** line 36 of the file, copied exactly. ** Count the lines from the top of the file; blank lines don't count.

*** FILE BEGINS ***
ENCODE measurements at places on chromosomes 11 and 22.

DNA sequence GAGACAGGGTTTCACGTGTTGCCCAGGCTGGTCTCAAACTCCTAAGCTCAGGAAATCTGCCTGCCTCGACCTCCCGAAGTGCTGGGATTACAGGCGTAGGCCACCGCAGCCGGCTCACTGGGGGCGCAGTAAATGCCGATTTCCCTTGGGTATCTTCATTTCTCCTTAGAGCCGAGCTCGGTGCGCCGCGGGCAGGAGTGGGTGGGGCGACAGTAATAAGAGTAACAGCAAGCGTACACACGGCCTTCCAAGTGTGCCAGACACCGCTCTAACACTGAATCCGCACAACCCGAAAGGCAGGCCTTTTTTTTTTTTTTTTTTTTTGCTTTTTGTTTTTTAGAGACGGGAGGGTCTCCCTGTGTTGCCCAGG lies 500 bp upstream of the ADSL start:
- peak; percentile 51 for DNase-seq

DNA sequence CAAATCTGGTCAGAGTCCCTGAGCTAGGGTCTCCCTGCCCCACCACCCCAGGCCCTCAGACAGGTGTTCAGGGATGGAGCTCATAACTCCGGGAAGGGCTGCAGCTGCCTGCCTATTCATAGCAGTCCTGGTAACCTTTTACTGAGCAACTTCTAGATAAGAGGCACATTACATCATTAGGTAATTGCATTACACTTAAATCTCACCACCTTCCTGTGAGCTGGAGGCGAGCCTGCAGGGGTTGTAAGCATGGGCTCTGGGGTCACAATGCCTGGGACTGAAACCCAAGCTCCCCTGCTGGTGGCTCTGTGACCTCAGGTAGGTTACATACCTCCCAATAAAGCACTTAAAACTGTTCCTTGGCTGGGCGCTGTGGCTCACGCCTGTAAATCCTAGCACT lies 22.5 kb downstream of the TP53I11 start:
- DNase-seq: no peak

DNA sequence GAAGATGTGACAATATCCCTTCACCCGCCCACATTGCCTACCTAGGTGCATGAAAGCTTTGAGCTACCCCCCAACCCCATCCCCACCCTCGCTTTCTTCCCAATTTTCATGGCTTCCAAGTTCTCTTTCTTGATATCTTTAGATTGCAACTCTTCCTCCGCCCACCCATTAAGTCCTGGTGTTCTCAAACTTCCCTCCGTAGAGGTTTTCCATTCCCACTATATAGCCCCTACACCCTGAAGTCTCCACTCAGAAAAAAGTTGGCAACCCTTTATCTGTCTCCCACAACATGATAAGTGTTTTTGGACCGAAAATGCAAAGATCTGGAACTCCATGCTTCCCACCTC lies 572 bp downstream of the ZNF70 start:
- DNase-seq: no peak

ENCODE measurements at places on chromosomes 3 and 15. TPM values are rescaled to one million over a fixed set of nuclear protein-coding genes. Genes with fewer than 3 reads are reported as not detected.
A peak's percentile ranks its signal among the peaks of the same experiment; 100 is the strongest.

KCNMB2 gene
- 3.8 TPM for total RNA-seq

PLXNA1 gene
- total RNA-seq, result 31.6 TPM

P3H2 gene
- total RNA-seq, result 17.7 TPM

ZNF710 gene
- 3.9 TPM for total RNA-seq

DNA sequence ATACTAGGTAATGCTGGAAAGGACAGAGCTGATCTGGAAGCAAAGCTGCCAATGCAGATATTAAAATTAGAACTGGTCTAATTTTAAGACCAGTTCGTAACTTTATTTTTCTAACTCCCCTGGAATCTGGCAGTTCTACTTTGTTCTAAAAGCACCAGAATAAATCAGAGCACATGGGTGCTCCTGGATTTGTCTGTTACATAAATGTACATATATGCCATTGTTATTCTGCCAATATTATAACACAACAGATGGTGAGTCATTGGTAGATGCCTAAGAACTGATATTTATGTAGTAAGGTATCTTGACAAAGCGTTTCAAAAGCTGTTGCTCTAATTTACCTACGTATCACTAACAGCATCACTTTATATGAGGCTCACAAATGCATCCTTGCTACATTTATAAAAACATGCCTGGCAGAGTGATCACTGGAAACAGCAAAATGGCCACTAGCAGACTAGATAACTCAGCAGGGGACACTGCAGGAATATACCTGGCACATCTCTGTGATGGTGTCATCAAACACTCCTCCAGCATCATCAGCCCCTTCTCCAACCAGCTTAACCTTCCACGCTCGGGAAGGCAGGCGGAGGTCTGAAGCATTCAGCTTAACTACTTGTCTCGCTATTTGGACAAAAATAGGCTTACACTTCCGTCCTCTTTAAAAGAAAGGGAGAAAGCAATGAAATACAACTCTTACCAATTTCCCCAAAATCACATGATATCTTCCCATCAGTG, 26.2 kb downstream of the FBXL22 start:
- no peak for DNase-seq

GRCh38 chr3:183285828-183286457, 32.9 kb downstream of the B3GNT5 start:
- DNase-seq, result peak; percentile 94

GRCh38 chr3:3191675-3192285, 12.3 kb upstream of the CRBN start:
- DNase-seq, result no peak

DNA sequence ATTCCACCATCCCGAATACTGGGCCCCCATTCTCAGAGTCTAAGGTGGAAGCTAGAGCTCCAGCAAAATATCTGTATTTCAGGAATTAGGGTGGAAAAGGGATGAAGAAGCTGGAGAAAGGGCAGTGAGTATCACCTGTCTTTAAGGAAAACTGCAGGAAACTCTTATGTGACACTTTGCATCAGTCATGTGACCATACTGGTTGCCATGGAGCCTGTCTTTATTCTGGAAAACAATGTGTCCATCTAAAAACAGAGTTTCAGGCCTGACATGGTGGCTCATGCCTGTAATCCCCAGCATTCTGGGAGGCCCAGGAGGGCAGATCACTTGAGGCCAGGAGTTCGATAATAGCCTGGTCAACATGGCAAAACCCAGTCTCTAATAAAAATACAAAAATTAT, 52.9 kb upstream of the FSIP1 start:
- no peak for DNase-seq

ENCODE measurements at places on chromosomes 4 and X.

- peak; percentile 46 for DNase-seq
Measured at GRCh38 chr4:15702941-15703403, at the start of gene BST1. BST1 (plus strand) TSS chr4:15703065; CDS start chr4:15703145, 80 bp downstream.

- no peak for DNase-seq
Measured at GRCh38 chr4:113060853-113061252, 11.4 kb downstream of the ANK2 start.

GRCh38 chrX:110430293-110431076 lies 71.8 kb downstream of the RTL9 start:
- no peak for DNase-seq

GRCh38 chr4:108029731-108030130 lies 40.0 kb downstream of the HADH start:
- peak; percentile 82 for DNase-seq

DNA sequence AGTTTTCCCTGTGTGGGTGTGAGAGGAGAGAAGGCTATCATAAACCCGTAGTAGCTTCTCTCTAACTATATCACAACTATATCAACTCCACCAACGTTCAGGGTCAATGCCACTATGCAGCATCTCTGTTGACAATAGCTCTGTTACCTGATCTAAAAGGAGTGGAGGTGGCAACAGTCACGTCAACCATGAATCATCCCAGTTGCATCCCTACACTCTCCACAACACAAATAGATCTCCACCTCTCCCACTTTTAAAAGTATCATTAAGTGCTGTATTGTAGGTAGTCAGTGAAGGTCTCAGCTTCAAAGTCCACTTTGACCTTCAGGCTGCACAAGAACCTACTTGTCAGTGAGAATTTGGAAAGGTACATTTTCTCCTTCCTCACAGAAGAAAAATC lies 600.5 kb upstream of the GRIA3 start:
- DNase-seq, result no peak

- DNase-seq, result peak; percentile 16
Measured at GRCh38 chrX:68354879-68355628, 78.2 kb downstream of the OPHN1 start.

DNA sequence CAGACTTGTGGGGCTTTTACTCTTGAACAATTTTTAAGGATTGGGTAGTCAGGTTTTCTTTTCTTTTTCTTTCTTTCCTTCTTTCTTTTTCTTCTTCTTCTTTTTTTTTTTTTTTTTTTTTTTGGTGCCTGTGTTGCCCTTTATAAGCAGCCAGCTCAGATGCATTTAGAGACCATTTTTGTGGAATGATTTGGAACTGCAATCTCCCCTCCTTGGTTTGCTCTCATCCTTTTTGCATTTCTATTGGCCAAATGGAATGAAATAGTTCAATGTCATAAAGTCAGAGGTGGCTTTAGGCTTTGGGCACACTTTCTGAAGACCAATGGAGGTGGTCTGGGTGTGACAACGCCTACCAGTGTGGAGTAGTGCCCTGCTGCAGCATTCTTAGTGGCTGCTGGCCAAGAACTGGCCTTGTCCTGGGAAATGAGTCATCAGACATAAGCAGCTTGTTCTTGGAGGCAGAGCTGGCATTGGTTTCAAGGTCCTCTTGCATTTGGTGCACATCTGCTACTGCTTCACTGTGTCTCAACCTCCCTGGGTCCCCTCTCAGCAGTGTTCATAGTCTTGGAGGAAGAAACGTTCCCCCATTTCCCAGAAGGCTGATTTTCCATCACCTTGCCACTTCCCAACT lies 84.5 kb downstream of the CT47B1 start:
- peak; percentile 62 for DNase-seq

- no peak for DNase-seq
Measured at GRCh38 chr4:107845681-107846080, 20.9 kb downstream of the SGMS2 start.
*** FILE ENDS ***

- DNase-seq, result no peak